Nonviolence immediately calls to mind a face, a smile, an easily recognizable figure: Mahatma Gandhi. In 1927 Gandhi published an autobiography entitled “My experiments with truth.” The title refers to satyagraha, the “force of truth,” the cornerstone of civil disobedience that he championed and exemplified throughout his life. A milestone of nonviolent thought and action, Gandhi’s life story was the natural choice for the guiding principle and title of an exhibition on the art of nonviolence.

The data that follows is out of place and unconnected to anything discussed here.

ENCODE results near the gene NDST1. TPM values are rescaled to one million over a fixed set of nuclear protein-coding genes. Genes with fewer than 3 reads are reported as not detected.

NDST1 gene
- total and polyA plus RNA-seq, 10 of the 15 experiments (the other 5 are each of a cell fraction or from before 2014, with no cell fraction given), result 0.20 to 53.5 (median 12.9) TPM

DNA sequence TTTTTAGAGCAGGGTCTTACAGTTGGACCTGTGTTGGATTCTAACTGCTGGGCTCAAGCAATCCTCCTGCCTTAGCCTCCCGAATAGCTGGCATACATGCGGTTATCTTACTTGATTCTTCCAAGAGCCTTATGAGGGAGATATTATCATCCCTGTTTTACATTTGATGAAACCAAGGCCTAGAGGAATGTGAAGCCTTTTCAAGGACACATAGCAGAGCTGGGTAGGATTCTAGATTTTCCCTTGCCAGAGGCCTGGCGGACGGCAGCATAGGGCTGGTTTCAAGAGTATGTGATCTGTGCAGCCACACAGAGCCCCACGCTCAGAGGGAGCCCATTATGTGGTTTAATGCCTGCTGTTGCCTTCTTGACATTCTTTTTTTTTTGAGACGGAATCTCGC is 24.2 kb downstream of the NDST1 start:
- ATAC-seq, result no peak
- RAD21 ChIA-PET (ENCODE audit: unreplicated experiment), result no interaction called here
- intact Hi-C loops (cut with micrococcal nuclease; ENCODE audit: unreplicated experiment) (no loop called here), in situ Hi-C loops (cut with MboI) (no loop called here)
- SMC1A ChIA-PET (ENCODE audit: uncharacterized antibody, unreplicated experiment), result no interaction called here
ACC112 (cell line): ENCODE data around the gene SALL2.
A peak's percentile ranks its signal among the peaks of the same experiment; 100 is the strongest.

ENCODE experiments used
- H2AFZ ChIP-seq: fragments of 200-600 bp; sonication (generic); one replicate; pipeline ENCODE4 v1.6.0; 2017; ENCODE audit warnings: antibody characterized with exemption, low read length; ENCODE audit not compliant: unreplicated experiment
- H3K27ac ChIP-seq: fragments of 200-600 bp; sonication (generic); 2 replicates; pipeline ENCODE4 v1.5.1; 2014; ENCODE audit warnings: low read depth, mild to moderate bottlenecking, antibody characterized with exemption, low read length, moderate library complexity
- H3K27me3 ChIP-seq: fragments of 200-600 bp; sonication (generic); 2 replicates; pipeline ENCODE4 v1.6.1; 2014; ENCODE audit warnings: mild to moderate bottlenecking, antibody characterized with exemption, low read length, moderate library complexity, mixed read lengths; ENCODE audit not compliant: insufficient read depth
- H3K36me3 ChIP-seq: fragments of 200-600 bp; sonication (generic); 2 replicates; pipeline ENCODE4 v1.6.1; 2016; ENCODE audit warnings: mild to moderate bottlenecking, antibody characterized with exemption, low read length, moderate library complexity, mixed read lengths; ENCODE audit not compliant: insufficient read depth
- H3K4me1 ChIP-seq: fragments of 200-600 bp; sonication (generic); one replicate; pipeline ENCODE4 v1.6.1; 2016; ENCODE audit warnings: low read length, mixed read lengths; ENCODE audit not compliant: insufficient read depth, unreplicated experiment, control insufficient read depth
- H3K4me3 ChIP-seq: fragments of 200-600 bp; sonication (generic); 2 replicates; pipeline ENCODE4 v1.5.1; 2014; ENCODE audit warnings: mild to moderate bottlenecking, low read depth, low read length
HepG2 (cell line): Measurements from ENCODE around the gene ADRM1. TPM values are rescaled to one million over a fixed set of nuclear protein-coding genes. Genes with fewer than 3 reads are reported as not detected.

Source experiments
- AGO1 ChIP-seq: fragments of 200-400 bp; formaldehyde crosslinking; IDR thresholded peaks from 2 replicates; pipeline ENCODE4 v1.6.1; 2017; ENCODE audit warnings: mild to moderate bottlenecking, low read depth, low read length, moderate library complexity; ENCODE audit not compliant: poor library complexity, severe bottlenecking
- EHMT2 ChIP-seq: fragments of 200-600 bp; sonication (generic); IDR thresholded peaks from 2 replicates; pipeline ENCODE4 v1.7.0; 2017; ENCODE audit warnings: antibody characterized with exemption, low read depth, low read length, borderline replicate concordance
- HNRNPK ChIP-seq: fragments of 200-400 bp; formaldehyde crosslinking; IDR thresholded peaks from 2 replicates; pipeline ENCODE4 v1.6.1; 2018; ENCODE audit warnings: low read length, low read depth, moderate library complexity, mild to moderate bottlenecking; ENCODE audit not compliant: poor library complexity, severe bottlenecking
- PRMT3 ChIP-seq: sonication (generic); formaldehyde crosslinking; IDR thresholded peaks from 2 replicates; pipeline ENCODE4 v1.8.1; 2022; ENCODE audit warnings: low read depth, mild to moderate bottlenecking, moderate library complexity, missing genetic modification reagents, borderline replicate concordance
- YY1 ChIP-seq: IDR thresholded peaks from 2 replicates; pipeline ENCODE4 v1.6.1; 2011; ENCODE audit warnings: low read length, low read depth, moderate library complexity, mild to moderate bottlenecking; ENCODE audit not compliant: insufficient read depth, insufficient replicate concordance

Gandhi’s personal, spiritual, ethical and political journey is illustrated in its entire complexity through a large number of documents, which include a remarkable series of photographs by Henri Cartier-Bresson. The exhibition also reveals, however, the extent of his legacy: Experiments with Truthpresents nonviolence as a powerful inspirational force in the visual arts. With around one hundred items on display, the exhibition initiates a dialogue between cultures, the arts and techniques: tantric paintings, Koran parchments, Jain sculptures, Byzantine icons. Contemporary artists such as Marlene Dumas, Dan Flavin, Amar Kanwar, Kimsooja, Yves Klein, Robert Rauschenberg, and Ai Weiwei also take up the messages of nonviolence.